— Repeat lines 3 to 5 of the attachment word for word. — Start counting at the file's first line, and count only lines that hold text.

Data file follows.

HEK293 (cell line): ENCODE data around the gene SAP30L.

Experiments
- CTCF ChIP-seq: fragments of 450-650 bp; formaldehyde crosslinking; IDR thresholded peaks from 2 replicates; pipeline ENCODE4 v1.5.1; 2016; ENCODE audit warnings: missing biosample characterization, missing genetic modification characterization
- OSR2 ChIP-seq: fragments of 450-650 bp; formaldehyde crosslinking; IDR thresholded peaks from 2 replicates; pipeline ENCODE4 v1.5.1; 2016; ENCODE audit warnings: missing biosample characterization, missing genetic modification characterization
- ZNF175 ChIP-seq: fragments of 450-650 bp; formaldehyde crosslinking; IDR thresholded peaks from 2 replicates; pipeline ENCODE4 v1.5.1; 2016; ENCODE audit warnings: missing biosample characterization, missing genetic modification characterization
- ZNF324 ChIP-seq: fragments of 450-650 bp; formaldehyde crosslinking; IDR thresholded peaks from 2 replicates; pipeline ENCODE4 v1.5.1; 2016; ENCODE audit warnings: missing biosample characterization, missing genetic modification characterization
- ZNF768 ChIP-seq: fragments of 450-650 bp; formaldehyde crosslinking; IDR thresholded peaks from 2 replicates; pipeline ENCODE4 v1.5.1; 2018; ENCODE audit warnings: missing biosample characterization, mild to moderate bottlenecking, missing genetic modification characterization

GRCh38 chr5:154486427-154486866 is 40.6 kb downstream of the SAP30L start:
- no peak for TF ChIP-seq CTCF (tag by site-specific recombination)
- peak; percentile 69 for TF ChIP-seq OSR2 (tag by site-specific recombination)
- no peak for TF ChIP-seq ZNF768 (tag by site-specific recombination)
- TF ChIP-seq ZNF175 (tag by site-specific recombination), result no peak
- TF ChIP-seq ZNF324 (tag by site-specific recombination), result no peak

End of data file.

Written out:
- CTCF ChIP-seq: fragments of 450-650 bp; formaldehyde crosslinking; IDR thresholded peaks from 2 replicates; pipeline ENCODE4 v1.5.1; 2016; ENCODE audit warnings: missing biosample characterization, missing genetic modification characterization
- OSR2 ChIP-seq: fragments of 450-650 bp; formaldehyde crosslinking; IDR thresholded peaks from 2 replicates; pipeline ENCODE4 v1.5.1; 2016; ENCODE audit warnings: missing biosample characterization, missing genetic modification characterization
- ZNF175 ChIP-seq: fragments of 450-650 bp; formaldehyde crosslinking; IDR thresholded peaks from 2 replicates; pipeline ENCODE4 v1.5.1; 2016; ENCODE audit warnings: missing biosample characterization, missing genetic modification characterization